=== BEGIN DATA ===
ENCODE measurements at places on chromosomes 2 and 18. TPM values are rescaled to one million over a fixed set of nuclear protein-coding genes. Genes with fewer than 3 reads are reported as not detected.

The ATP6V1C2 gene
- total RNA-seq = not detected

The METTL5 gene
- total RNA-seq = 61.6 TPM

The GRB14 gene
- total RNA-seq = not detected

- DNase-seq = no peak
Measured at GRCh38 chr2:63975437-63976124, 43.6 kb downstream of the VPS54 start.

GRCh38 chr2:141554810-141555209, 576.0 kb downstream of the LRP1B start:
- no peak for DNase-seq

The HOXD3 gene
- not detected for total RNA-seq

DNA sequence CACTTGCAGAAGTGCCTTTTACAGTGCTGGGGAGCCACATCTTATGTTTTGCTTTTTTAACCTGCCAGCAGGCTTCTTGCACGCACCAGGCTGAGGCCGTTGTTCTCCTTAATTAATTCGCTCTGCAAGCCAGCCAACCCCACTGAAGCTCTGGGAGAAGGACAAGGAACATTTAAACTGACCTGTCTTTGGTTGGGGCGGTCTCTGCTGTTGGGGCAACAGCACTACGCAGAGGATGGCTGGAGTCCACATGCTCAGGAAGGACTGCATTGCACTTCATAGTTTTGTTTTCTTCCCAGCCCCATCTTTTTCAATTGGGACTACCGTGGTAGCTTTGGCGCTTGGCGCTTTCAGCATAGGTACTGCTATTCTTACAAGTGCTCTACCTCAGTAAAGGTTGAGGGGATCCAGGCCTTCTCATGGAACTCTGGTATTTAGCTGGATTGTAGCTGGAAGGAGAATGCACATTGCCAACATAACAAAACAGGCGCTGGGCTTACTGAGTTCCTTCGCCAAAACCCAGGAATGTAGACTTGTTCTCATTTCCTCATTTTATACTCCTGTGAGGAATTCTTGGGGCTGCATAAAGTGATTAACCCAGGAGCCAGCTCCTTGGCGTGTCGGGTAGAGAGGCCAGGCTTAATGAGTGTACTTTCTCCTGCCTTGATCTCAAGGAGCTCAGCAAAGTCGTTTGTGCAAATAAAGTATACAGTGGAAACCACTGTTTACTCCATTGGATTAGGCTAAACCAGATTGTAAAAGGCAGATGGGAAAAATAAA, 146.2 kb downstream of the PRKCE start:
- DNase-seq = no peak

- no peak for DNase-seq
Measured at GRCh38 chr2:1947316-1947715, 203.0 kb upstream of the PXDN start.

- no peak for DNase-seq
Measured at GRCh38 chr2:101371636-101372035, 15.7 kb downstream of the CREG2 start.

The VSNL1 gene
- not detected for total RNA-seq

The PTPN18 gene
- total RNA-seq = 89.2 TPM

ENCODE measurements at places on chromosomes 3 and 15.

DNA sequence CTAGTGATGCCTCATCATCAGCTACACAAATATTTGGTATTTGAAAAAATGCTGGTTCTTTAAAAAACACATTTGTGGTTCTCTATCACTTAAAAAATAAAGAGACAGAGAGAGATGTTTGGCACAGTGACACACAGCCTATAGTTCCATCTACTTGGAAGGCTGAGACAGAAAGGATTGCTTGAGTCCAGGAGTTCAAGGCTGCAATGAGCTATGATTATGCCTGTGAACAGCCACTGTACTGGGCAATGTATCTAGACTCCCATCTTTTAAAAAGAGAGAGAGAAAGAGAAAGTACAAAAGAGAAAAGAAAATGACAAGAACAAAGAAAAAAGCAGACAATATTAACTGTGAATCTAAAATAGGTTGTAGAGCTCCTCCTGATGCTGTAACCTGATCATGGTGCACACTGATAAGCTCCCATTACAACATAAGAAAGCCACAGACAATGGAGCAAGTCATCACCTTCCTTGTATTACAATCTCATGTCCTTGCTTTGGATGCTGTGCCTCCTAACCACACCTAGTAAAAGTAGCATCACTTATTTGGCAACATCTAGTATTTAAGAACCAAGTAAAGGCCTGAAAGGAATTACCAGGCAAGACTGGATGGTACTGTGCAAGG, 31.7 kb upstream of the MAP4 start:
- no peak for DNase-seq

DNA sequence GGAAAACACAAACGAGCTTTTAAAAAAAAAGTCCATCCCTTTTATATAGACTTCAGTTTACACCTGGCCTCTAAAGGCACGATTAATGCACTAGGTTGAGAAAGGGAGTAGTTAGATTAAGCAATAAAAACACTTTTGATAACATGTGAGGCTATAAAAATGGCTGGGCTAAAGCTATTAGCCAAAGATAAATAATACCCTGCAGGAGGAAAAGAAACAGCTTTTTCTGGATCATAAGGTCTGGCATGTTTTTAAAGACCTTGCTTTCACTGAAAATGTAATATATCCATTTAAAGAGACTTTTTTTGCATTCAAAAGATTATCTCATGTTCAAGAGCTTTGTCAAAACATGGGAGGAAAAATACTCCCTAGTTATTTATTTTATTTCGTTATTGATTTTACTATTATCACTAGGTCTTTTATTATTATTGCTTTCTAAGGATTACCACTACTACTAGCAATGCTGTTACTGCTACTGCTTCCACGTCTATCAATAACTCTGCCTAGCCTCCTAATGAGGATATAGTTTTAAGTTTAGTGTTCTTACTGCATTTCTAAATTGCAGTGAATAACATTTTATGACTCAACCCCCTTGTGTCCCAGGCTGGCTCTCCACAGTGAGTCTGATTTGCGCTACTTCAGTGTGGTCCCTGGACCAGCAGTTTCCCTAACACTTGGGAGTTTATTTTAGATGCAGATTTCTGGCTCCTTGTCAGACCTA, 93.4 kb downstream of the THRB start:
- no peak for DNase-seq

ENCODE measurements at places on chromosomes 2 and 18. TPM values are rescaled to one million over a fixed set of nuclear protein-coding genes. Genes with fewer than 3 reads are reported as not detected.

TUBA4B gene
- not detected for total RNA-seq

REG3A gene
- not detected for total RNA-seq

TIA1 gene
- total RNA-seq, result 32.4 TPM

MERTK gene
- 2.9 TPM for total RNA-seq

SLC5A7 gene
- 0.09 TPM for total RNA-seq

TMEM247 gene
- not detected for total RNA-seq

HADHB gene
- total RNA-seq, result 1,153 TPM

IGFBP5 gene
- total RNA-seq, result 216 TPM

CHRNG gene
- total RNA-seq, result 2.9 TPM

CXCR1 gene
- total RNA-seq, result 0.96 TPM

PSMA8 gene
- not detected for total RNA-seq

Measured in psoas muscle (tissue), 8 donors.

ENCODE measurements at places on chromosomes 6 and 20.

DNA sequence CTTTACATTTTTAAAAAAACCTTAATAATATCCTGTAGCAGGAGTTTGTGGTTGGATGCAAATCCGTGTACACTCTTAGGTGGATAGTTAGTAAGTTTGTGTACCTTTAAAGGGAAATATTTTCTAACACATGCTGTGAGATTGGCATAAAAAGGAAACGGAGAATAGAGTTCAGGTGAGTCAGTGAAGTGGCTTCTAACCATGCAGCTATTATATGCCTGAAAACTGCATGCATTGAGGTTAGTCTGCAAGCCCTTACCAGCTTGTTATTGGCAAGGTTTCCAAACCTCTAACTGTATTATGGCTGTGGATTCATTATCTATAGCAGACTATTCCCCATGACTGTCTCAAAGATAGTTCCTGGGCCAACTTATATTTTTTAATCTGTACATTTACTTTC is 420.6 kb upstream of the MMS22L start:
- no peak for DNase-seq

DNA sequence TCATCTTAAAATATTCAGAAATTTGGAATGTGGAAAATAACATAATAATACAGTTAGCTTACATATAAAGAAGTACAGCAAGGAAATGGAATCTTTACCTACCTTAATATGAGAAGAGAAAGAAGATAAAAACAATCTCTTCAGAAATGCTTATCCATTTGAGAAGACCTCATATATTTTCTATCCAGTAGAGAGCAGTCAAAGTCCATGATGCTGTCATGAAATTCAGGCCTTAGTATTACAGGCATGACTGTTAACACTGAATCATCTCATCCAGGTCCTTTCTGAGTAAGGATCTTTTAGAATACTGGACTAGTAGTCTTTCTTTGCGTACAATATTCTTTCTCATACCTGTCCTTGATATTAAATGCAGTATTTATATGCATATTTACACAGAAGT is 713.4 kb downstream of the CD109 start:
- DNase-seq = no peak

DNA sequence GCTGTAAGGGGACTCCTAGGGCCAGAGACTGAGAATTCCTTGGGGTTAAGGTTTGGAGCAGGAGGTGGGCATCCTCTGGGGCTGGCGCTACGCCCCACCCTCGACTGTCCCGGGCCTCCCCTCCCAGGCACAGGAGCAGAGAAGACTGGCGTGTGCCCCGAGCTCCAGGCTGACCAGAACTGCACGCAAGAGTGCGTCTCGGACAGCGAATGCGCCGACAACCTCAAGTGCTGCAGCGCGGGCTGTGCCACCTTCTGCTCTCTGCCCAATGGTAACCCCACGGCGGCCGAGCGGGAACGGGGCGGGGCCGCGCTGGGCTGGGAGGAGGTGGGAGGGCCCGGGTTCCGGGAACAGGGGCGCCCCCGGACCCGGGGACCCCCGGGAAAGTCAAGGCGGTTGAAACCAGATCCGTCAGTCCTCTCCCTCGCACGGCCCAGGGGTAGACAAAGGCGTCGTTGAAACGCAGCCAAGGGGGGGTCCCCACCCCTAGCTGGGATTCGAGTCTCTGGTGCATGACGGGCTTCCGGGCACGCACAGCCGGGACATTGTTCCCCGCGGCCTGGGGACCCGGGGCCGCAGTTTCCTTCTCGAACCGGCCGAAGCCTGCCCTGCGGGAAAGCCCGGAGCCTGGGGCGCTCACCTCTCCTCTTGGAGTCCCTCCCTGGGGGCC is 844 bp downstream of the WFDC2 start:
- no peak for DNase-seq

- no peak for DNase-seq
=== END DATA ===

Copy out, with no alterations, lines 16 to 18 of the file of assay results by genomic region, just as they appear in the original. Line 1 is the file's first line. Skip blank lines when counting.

- no peak for DNase-seq
Measured at GRCh38 chr2:1947316-1947715, 203.0 kb upstream of the PXDN start.

- no peak for DNase-seq